The behaviors required of the new followers of Jesus who came from the Greek community were not intended to help them curry favor with God or to increase their likelihood of entrance into God’s presence. They were requested in order to reduce offense to the followers of Jesus who came from the Jewish community. Careful reading of the text suggests that the leaders of the early church were almost embarrassed to make these requests of the new followers of Jesus from the Greek community.
Over the years the church has always struggled with this issue: Is our faith in God through Jesus the Christ alone? The answer has always been: Yes!
Ronald Friesen © 2015
Tuesday, February 3, 2015
How does God work in the world? Those who pursue a Judeo-Christian perspective are not deists. The historic view of Jews and Christians is that God is actively involved in the world and is known by his self-revelation. The first form of God’s revelation is in nature:
“In past generations he (God) allowed all the nations to walk in their own ways. Yet he did not leave himself without witness, for he did good by giving you rains from heaven and fruitful seasons, satisfying your hearts with food and gladness” (Acts 14:16-17).
While many Christians argue about the “how” of the world’s existence, the issue in the end is this: Does your experience of nature around you lead you to recognize Someone greater than yourself? The Bible is much more interested in the WHO of nature than the HOW of nature. To focus on the how of nature is to miss the point of nature’s witness.
Nature’s witness leads to humility and gratitude. Many people struggle to assume their humility and even more struggle to find anything for which to be grateful. Lack of humility creates the arrogance we see around us every day; lack of gratitude leads to the spiritual drought evident in our culture.
Ron Friesen © 2015
Monday, February 2, 2015
Some of the most interesting sections of the Acts of the Holy Spirit are the sermons given by various apostles. In the thirteenth chapter, St. Peter is giving a defense of the behaviors and beliefs of the early church. Here is one sentence of his sermon:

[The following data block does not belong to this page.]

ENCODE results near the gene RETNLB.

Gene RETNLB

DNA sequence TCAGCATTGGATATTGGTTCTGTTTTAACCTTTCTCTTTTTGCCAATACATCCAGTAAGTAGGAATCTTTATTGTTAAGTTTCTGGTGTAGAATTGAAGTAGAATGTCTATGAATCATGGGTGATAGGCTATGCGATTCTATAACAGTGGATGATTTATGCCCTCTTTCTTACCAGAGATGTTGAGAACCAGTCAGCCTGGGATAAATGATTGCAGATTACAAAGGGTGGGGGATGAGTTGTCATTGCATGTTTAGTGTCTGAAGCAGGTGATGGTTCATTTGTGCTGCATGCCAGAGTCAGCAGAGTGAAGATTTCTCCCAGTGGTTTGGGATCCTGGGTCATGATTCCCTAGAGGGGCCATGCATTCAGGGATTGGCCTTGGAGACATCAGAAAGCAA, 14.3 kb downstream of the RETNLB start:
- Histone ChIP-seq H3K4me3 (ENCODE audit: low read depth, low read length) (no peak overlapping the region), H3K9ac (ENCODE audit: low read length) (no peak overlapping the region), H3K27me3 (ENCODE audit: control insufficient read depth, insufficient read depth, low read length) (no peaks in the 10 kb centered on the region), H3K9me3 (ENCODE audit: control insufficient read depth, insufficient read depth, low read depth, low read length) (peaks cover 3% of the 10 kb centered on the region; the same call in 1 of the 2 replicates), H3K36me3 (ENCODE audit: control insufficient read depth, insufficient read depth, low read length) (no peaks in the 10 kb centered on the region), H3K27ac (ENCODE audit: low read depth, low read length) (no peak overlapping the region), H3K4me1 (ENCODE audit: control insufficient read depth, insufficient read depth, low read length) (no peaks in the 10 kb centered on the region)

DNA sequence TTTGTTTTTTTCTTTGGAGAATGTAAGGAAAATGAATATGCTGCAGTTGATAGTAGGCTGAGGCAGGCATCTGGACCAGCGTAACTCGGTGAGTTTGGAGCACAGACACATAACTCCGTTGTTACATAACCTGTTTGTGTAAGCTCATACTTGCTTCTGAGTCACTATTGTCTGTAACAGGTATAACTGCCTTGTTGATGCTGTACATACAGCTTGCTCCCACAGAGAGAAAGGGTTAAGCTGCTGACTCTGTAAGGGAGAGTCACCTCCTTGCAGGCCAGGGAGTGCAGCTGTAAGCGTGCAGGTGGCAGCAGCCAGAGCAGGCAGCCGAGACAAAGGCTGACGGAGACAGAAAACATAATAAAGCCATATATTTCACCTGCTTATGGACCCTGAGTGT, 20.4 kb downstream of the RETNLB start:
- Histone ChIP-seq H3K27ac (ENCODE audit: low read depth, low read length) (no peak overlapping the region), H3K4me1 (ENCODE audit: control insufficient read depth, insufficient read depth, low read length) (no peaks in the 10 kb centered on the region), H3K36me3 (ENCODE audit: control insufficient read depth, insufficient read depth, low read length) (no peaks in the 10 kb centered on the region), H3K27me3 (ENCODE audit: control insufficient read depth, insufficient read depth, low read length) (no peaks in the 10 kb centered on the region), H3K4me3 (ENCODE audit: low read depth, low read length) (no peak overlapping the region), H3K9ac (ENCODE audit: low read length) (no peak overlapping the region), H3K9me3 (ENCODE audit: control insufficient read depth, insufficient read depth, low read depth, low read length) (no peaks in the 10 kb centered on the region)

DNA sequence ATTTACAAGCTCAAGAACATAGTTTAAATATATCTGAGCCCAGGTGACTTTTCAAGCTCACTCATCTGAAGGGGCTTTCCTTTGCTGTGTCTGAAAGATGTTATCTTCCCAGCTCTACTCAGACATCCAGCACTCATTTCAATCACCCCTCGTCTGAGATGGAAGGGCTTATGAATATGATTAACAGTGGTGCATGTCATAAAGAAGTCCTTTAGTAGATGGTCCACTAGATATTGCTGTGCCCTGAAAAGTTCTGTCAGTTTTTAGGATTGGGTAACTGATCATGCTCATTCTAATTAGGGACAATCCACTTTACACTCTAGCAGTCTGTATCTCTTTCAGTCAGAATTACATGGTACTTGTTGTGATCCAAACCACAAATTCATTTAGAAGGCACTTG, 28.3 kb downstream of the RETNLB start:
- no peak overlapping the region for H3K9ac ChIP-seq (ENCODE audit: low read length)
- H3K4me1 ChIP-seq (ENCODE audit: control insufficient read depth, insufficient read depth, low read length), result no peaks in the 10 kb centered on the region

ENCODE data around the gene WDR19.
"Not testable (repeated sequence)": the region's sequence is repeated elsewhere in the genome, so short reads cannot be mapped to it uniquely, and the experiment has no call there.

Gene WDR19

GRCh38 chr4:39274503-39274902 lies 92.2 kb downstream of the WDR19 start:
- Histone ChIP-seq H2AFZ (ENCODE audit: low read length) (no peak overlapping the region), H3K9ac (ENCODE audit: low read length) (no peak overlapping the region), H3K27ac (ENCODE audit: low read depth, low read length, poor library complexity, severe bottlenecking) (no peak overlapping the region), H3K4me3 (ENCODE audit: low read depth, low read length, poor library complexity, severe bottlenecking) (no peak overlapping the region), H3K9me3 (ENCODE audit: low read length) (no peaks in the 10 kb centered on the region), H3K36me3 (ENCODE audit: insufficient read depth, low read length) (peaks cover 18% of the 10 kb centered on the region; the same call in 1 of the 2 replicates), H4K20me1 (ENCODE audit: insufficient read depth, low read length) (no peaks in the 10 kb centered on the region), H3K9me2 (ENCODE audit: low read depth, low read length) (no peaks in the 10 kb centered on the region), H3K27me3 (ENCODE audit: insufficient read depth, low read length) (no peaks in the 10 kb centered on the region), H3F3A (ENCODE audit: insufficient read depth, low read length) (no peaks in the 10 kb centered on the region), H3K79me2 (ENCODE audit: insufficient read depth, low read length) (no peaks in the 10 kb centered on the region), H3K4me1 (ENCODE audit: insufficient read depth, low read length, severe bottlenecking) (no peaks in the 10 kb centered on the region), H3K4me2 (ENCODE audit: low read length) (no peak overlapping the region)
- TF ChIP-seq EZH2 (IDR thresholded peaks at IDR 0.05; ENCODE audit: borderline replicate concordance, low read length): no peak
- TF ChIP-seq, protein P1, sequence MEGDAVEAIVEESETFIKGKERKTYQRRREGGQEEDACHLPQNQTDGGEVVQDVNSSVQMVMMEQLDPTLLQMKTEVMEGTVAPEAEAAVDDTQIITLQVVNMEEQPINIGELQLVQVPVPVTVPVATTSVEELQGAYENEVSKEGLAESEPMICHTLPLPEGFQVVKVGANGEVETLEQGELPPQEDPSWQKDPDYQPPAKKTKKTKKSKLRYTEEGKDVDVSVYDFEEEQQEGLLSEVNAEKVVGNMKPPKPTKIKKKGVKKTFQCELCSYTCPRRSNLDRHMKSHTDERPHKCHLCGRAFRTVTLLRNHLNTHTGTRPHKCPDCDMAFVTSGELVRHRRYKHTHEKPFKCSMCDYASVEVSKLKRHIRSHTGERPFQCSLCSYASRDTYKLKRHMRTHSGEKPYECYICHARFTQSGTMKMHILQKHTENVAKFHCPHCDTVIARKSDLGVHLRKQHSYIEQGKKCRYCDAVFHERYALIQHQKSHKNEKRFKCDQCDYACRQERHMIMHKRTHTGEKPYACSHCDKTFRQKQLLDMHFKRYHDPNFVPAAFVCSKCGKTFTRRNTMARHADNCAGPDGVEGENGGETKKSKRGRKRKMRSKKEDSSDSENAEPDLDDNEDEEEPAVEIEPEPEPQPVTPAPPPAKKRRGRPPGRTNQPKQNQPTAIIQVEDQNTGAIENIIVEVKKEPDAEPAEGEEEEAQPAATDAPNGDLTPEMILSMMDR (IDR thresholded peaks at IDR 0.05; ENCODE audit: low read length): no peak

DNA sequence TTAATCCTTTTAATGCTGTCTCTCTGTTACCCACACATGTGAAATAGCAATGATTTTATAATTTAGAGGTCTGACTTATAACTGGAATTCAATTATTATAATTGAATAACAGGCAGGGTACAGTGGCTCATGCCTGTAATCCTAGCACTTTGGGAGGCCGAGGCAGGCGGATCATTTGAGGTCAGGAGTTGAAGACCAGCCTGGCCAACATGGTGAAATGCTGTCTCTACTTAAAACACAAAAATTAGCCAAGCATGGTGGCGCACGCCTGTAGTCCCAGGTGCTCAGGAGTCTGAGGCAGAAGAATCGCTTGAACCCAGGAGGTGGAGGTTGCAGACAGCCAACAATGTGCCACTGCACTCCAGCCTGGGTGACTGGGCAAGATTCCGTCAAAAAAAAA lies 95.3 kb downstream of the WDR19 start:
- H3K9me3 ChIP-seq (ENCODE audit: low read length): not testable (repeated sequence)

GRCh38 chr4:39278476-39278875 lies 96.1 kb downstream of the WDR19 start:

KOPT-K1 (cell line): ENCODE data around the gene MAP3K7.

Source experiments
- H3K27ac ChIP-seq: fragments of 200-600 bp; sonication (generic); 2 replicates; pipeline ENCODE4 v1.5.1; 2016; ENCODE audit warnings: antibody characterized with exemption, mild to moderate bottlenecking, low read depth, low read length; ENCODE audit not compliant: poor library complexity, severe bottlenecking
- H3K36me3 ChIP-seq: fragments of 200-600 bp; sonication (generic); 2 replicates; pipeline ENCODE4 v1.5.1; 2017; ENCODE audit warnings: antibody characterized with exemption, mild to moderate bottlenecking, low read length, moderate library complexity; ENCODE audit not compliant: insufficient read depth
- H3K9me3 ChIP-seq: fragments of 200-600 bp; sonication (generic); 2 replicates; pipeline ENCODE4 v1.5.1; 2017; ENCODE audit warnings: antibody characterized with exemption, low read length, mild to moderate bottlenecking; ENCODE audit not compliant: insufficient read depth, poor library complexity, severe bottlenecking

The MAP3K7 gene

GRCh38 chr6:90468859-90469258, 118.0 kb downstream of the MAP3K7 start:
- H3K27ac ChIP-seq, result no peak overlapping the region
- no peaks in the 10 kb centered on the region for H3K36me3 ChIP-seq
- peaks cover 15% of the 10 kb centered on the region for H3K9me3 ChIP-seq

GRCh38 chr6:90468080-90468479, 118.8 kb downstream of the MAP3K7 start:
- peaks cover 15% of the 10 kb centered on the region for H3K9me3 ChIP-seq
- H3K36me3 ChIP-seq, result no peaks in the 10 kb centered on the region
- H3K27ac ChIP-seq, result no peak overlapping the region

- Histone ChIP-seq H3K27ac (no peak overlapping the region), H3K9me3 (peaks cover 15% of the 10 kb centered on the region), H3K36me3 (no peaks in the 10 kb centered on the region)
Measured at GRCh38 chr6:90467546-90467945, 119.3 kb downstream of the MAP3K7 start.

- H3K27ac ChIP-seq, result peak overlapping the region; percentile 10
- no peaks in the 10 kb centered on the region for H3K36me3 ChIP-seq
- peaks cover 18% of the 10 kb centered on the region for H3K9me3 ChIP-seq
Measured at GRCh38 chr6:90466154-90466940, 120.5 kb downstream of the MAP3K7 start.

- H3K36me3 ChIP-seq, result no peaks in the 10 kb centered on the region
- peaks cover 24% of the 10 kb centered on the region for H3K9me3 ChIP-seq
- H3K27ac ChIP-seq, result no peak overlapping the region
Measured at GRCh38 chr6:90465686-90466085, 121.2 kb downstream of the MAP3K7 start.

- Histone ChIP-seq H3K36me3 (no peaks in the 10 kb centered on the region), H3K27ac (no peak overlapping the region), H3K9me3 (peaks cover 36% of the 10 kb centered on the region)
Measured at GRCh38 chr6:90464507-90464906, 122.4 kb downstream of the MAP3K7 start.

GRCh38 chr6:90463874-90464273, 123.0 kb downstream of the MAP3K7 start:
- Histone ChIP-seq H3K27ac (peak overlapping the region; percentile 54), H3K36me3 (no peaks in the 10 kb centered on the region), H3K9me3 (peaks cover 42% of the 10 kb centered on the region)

“Let it be known to you therefore, brothers, that through this man forgiveness of sins is proclaimed to you, and by him everyone who believes is freed from everything from which you could not be freed by the law of Moses.” (Acts 13:38-39).
As I have worked with people over the past 40 years one of the greatest quests of these people is freedom, particularly, the freedom from guilt.
There is a long-standing perception that while rules are binding they are also freeing. Rules give you boundaries in which to live. You know what you can and what you cannot do. Rules remove much of the doubt about living. Many people are grateful for rules.
But rules do not take care of the guilt when you violate them. Rules only make you feel worse! What to do?
The proclamation of the Christian message is that you do not need to be a slave of guilt. God is a God of forgiveness. God is a God of boundless grace. Remember when God forgives there are no priors. The slate is wiped clean.
Ron Friesen © 2015
Sunday, February 1, 2015
The story of the persecution continues:
“About that time Herod the king laid violent hands on some who belonged to the church. He killed James the brother of John with the sword, and when he saw that it pleased the Jews, he proceeded to arrest Peter also.”
The church has always faced a hostile environment. Followers of Jesus should not assume that they will face a conflict-free world. For over 200 years American Christians have experienced the ability to worship in safety and security. To declare that you worship King Jesus will always put you in conflict with this world.
The story does not end with the hostility the church finds in its environment. The chapter that began with the words we read above, ends with these words:
“On an appointed day Herod put on his royal robes, took his seat upon the throne, and delivered an oration to them. And the people were shouting, “The voice of a god, and not of a man!” Immediately an angel of the Lord struck him down, because he did not give God the glory, and he was eaten by worms and breathed his last.”
Do not claim God’s place: God is a jealous God.
Ronald Friesen © 2015